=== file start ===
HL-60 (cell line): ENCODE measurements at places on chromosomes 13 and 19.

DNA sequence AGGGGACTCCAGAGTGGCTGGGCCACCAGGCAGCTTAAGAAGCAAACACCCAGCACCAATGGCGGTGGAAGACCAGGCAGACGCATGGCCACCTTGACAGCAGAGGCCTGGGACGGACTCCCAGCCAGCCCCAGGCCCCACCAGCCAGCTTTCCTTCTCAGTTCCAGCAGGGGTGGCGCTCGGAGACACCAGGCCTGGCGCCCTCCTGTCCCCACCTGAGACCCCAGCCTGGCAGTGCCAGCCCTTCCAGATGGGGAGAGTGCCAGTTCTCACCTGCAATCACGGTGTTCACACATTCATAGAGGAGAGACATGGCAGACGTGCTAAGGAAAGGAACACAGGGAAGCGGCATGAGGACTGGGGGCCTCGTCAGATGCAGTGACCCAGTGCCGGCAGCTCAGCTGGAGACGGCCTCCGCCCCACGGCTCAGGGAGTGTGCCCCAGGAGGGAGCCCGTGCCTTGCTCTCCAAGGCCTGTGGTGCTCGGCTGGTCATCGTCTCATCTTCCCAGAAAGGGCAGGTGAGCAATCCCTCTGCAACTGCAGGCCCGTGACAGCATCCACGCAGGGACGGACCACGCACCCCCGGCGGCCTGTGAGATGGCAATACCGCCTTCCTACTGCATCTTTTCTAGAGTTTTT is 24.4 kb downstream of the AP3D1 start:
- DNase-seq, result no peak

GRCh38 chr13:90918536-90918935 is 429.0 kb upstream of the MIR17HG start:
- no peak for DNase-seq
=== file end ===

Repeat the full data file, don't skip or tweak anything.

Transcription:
HL-60 (cell line): ENCODE measurements at places on chromosomes 13 and 19.

DNA sequence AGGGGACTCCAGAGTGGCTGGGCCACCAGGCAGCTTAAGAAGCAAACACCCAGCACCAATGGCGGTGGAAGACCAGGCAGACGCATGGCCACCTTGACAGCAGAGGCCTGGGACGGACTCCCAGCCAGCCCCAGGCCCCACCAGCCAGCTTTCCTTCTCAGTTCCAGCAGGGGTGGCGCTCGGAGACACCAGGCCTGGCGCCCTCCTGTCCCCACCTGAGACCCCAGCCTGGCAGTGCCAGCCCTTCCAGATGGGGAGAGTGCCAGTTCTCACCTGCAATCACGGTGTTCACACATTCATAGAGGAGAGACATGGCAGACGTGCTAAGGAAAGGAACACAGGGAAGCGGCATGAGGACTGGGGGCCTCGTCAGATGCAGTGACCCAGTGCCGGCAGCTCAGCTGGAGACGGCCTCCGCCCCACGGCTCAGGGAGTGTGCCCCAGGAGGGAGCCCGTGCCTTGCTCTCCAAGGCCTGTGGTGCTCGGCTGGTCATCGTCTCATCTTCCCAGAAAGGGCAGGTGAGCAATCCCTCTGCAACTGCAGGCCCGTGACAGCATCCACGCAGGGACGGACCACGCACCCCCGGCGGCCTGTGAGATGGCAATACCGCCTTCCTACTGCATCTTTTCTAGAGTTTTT is 24.4 kb downstream of the AP3D1 start:
- DNase-seq, result no peak

GRCh38 chr13:90918536-90918935 is 429.0 kb upstream of the MIR17HG start:
- no peak for DNase-seq